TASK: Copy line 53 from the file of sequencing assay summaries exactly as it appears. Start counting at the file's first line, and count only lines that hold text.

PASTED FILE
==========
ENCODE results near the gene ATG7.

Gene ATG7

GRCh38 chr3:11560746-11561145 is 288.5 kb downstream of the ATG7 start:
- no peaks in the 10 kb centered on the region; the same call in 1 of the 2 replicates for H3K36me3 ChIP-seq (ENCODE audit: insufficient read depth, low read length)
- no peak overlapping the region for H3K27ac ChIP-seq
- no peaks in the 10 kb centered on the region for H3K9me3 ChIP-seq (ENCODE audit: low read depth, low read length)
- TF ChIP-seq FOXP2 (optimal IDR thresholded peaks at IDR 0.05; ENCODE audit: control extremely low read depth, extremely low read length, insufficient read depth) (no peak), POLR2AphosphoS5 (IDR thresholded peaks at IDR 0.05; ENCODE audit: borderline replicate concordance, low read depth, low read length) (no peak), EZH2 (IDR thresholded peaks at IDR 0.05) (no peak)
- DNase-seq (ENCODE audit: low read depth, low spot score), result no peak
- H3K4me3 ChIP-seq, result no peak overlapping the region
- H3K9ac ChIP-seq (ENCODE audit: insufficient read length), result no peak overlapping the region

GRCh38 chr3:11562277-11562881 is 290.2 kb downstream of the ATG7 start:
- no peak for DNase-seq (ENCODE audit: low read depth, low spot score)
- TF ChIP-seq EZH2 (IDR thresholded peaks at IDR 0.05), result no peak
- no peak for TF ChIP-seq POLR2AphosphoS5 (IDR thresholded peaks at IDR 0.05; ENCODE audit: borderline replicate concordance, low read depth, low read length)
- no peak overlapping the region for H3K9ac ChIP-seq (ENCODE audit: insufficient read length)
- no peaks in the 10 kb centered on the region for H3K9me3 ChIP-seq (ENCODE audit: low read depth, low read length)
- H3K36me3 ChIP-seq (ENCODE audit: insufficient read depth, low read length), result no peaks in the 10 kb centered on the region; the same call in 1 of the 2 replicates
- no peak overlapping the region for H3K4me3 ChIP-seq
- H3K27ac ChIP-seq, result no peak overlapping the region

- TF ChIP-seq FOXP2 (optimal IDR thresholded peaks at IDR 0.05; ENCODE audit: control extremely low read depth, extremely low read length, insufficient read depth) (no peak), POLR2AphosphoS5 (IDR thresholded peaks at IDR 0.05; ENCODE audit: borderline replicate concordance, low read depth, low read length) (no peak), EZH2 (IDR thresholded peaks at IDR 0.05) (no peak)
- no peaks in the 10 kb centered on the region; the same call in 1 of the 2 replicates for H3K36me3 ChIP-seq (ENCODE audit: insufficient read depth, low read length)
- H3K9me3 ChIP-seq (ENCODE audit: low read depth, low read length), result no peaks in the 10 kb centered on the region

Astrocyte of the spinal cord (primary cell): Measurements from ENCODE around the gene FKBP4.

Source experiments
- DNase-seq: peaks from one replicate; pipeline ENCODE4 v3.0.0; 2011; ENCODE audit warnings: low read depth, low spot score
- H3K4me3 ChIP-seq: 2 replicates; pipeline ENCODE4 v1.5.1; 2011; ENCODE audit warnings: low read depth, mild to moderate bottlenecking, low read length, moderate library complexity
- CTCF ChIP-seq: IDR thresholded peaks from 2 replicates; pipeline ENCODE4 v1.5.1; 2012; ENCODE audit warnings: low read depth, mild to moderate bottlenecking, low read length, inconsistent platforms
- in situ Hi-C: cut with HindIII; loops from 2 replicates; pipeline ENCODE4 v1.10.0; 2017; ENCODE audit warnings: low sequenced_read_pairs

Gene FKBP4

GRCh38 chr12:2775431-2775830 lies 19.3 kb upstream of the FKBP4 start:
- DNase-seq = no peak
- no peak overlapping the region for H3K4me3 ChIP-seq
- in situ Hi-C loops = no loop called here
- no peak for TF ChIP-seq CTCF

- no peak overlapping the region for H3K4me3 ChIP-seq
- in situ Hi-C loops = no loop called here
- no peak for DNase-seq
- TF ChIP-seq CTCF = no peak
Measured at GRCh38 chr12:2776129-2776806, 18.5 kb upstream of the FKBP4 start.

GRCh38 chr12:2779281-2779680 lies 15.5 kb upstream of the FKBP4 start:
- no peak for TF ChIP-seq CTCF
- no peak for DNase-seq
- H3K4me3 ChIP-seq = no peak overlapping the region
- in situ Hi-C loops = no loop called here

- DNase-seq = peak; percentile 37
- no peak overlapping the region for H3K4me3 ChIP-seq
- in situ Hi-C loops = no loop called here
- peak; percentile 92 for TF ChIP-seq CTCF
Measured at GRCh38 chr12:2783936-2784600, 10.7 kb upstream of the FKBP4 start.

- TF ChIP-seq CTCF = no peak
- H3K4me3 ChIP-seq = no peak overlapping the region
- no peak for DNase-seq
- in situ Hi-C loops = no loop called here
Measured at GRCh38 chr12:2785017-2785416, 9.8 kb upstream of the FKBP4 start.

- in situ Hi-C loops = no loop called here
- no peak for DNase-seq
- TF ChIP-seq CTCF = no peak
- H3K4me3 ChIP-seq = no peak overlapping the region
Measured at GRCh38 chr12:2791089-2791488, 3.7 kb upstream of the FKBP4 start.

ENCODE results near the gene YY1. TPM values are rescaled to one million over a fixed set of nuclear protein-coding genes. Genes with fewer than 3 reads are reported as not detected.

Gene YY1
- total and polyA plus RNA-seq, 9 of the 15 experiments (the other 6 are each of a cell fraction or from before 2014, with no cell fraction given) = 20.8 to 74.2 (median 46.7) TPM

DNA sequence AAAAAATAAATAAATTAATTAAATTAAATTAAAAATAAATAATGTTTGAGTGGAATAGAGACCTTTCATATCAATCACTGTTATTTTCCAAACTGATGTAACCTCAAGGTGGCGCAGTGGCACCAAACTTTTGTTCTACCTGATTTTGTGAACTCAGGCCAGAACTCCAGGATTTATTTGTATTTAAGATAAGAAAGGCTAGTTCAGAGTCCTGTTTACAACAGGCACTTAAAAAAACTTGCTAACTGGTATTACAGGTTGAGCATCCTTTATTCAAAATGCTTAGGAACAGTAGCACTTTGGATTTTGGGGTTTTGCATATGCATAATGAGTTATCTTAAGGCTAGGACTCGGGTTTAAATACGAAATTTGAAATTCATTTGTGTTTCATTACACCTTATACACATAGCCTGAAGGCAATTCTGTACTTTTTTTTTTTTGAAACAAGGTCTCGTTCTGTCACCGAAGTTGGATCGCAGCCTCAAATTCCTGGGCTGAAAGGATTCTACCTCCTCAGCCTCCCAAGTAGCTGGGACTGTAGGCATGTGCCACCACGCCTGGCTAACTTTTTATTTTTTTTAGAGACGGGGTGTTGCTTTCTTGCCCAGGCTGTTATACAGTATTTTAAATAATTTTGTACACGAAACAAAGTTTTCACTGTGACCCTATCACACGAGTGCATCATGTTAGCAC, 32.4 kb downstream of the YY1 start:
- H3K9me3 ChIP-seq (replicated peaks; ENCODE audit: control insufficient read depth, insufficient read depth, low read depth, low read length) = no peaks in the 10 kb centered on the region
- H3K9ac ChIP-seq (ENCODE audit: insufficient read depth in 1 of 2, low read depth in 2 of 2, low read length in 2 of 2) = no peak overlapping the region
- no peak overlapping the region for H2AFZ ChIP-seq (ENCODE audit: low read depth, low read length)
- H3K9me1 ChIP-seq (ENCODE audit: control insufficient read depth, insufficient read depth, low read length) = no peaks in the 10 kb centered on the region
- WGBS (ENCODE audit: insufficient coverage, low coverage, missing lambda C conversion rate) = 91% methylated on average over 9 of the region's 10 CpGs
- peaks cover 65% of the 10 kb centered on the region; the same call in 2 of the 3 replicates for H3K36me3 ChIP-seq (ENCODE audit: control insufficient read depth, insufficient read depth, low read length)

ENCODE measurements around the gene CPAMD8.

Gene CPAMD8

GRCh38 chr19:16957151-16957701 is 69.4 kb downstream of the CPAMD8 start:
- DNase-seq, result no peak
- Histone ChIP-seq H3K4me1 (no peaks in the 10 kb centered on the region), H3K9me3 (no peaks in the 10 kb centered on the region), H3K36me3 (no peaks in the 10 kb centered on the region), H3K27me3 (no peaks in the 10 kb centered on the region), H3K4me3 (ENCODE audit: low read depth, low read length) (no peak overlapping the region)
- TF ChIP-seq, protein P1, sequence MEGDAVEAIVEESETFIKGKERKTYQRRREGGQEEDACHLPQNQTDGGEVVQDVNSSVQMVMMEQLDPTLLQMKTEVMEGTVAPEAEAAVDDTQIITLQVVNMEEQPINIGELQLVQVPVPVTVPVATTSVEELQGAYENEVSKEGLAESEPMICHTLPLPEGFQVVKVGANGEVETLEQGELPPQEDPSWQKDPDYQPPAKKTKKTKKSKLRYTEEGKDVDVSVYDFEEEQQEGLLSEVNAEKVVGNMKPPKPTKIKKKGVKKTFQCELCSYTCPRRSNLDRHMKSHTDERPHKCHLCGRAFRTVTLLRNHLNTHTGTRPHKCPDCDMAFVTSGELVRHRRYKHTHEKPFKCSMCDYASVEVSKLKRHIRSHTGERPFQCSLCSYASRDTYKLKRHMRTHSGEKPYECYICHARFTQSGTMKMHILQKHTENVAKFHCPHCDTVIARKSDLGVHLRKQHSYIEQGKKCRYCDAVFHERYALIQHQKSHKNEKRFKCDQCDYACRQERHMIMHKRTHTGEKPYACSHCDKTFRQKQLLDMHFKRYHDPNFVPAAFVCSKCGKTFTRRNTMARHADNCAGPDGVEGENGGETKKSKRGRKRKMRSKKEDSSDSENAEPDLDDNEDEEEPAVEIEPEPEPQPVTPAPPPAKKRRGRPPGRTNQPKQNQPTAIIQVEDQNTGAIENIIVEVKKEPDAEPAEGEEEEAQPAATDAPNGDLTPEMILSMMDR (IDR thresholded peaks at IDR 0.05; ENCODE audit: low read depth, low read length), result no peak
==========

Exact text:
- in situ Hi-C loops = no loop called here